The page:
Music is just one of many techniques that have been promoted for healing the mind and body. Others include:
Transcendental Meditation. Practicing the art of Transcendental Meditation can lower blood pressure, improve blood sugar and insulin levels, and ease stress. Other calming strategies, such as yoga or the relaxation response, can do the same.
Massage. After heart surgery, a simple massage decreased pain levels in a study at the Mayo Clinic. Whether massage affects the heart in other ways isn't well known, but it certainly does feel wonderful.
Tai chi. The combination of simple, flowing movements and deep breathing in tai chi offers a safe, rejuvenating form of exercise for people with heart failure.
Guided imagery. A program of directed thoughts and suggestions that help you imagine a relaxed, focused state can lower blood pressure and reduce other problems related to stress.
Prayer. Personal prayer can help evoke the relaxation response, which can reduce your own stress, while praying for a loved one or friend may provide emotional or spiritual support that reduces his or her stress.
Humor. Laughter may be good medicine for the heart and circulation. In a study at the University of Maryland, blood flow improved in volunteers who laughed at funny movie scenes.
Music in play
Today, music therapy is most commonly used for people undergoing a cardiac procedure and for those recovering from a heart attack or learning to cope with heart failure or other cardiovascular condition.
At the Mayo Clinic, for example, the Healing Enhancement Program offers music (along with massage and relaxation therapies) for people having heart surgery. "We encourage patients to listen to music before, during, and after surgery," says Susanne Cutshall, a clinical nurse specialist who heads the program. Studies there indicate that music helps ease pain and anxiety and blocks out distracting or disturbing hospital sounds. The program's team is working with Chip Davis, founder and leader of the rock group Mannheim Steamroller, to create relaxing music that includes sounds from nature. "This soothing music makes you feel like you are outside in a large, open space instead of confined to a hospital room," says Cutshall.
Another important application of music therapy is helping people cope with a cardiovascular condition, whether they are recovering from a heart attack or living with angina, heart failure, or claudication. "Heart disease can be very stressful, and makes some people feel as though they have little control over their lives," says Suzanne Hanser, who chairs the music therapy department at the Berklee College of Music in Boston. Music therapy can alleviate stress, provide a pleasant coping strategy, and impart a feeling of control, she says.
In a trial conducted at a community hospital in Ohio, Hanser and her colleagues found that adding music therapy to standard cardiac rehabilitation led to better control of blood pressure along with better general and mental health than rehab alone. In her work with other cardiac patients, Hanser has seen improvements in sleep, reductions in stress, and the melting away of anxiety. As one patient wrote her, "I can't read notes or play a musical instrument, yet I love music. My body just seems to unwind as I listen."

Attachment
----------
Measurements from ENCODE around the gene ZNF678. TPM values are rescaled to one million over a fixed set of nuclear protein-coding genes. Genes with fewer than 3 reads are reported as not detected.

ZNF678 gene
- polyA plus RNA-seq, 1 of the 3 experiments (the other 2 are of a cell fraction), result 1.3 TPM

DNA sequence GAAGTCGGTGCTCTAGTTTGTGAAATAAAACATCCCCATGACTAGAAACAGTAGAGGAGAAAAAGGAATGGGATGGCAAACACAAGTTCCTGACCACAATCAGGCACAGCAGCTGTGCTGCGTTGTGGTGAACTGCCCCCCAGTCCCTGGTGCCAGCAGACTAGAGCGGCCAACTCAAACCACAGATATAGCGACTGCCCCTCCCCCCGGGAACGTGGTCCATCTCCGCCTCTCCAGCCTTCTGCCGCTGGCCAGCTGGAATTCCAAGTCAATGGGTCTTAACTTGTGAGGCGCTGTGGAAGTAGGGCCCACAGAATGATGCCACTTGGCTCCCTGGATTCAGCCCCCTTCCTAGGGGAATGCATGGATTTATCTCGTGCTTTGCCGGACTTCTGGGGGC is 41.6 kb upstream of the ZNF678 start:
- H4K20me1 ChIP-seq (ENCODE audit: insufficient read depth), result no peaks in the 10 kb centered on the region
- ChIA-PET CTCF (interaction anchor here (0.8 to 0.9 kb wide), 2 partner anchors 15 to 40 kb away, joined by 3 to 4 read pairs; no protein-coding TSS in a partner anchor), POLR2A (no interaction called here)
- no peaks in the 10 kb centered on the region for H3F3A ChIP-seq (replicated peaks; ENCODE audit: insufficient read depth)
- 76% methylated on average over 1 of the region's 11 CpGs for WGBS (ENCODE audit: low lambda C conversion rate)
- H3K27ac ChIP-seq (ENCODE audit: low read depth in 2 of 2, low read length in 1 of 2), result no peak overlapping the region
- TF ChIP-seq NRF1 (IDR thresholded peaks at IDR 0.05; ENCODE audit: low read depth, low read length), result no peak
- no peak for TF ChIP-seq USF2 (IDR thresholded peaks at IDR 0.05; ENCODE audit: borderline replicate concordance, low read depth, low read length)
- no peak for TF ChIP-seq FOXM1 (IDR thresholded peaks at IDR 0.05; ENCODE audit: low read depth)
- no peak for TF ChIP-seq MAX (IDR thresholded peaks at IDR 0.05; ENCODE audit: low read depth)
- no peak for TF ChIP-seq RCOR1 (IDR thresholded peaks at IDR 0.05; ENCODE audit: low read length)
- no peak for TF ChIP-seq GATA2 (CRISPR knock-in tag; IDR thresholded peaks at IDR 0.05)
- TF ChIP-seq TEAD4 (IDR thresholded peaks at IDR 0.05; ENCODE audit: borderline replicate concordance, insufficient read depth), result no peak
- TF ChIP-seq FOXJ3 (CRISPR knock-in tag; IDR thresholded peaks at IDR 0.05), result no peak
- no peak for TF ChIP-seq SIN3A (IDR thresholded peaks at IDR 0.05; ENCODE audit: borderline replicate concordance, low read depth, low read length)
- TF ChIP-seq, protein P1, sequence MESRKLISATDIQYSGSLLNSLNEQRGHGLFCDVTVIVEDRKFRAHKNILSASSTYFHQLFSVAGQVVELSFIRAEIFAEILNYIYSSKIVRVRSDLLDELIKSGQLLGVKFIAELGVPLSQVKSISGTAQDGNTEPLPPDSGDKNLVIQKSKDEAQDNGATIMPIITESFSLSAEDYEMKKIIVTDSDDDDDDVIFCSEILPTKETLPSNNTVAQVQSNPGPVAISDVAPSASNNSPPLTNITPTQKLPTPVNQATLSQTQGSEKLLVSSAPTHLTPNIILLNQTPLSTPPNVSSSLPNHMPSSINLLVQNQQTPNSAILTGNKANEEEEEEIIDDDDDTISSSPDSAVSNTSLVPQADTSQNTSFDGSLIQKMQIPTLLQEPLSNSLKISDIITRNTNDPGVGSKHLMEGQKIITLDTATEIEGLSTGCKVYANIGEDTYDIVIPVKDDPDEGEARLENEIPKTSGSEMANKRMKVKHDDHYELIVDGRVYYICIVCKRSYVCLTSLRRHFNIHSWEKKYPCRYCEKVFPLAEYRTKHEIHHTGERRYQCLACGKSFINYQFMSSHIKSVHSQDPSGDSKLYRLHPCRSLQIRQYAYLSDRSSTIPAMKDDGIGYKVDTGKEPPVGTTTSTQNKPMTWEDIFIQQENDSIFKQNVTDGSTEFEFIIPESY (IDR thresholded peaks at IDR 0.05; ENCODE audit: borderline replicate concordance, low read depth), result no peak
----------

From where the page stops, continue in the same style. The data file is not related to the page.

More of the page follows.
A third direction is being pioneered by Milford Graves, an internationally acclaimed jazz musician and professor at Bennington College, who has studied the music of the heart for years. Using a custom-built stethoscope, sensors that pick up the heart's electrical activity, and computer software, Graves studies the musical rhythms of an individual's heartbeat. With this equipment, Graves identifies normal and abnormal heart tones. For the latter, he creates a counter-rhythm aimed at retraining the heart that is delivered through acupuncture needles.
"Just as you can tell almost instantly when a violin or piano is out of tune, Milford Graves can do the same with the heartbeat," says Dr. Baruch Krauss, an associate professor of pediatrics at Harvard Medical School who once studied with Graves. How well this works has yet to be formally tested.
Help from nature
Do you have a favorite place? Perhaps you are drawn to a local park or pond, or enjoy strolling a beach to watch the sunset. Maybe you find solace in a church, museum, or library. Visiting "your place" several times a week is a good way to relax, forget your worries, boost vitality, and feel better about yourself, say Finnish researchers (American Journal of Preventive Medicine, May 2009). These restorative effects can be good for the heart, especially one that's under stress. Combine a visit to your favorite place with a long walk, and it's doubly good medicine.
There are several ways to let music into your heart. One is to work with a music therapist. If you can't find one through your cardiologist or medical center, try the American Music Therapy Association (phone, 301-589-3300; e-mail, findMT@musictherapy.org). Think of a music therapist as a guide, someone who can help you find the music that evokes from you the most relaxing responses as well as the most positive ones. He or she may help you become a more active listener, using music to help you ward off negative thoughts, release anxiety, and summon energy. A music therapist may also encourage you to make music with bells, drums, your voice, or other instruments.
Do-it-yourself music therapy is another option. Find some music that makes you feel good. Pick some calm, relaxing pieces, as well as a few stimulating ones. If you are feeling stressed, sit and listen to the soothing music for 20 minutes or so. If you need a pick-me-up, play something energizing. Observe how the music makes you feel, and give in to those emotions. "The goal," says Hanser, "is to stop thinking of music as a treatment and make it an essential part of your everyday life."